Subsequently, we sampled m genes from the parent population of fold change values, calculated the average of the sampled m observations, and observed the distribution pattern of the average values. We began from sampling size two, incremented by one until the sampling size m became 50. As expected, as the sampling size m increased, we found that the distribution of the average of sampled observations became closer to normal. As an example, we show the distribution of the average with sampling size of 10 (Fig. 1C and 1D). Both histogram (Fig. 1C) and quantile-quantile plot against standard normal distribution (Fig. 1D) suggested that the distribution of the average of 10 observations was close to normal and the null hypothesis that this distribution was normal was not rejected by Kolmogorovo-Smirnov normality test (D = 0.0239, p-value = 0.1783). Based on these observations, we set the minimal gene set size as 10. We performed the same analysis with several microarray data sets using diverse data processing procedures and found similar results (data not shown).

Comparison of PAGE with GSEA

GSEA calculates an enrichment score (ES) for a given gene set using rank of genes and infers statistical significance of each ES against ES background distribution calculated by permutation of the original data set. In contrast, PAGE calculates a Z score for a given gene set from a parameter such as fold change value between two experimental groups and infers statistical significance of the Z score against standard normal distribution.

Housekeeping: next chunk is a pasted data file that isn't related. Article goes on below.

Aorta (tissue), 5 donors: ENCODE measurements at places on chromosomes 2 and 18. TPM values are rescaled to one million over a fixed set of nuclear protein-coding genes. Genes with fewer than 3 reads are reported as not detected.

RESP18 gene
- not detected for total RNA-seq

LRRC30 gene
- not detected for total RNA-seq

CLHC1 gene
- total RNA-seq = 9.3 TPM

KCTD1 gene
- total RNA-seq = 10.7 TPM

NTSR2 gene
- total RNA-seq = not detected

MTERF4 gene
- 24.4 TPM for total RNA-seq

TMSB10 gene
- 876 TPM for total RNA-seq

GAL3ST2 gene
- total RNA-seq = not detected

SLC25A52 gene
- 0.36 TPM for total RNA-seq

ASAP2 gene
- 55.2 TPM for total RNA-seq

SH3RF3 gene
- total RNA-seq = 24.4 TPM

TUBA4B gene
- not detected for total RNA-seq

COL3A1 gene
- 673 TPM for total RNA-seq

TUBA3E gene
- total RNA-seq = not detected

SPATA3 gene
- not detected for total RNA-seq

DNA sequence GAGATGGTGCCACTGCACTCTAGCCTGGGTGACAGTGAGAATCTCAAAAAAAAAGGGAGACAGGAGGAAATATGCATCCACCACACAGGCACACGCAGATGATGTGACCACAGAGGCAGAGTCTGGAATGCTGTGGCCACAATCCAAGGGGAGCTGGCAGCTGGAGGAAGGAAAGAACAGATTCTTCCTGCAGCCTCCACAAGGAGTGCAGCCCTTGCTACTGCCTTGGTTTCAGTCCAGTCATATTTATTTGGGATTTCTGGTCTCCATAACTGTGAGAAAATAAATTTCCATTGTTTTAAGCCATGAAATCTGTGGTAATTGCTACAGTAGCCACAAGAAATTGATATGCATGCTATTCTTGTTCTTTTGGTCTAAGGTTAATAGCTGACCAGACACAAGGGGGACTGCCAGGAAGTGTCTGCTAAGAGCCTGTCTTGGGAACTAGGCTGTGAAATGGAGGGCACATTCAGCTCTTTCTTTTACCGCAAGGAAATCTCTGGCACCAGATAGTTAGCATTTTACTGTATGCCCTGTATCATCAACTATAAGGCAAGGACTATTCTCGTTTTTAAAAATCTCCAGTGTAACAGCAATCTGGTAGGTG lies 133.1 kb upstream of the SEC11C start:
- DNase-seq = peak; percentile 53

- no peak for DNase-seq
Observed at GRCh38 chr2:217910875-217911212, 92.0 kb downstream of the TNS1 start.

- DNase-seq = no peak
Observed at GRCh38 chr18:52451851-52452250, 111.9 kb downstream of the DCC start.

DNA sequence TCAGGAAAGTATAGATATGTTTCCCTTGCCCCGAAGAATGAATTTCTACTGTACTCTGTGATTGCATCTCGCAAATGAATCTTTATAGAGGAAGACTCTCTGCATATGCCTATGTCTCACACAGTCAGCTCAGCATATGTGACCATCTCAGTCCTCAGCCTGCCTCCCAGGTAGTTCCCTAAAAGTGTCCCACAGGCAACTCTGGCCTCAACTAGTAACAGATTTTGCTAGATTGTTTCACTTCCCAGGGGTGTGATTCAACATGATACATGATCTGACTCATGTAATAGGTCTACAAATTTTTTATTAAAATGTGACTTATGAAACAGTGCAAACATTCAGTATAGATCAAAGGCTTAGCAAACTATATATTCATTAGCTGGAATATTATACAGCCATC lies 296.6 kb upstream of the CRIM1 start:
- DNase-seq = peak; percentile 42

To compare the statistical sensitivity of PAGE with that of GSEA, we analyzed human diabetic muscle microarray data sets used in the initial description of GSEA [25]. We calculated fold change values between diabetic muscles and control muscles as described above, calculated Z scores and corresponding p-values for each gene set, and compared these parameters with enrichment scores and corresponding p-values available as supplementary information (Table 1). We found that both PAGE and GSEA detected OXPHOS_HG-U133A as the most significantly changed gene set; however, the statistical significance of PAGE detection of this gene set was much greater, p = 1 × 10-11 versus p = 0.003. PAGE and GSEA ranked the next three gene sets, human_mitoDB_6_2002_HG-U133A, mitochondr_HG-U133A, and MAP00190_Oxidative_Phosphorylation, as the second through fourth significant gene sets and again, the statistical power of PAGE analysis (the p-value) was greater than that of GSEA (Table 1). Overall, PAGE detected seven gene sets as statistically significant at p < 0.05 in this data set whereas GSEA detected only one gene set at this significance. For all gene sets, p-values obtained by PAGE analysis PAGE were generally smaller than p-values of corresponding gene sets obtained by GSEA.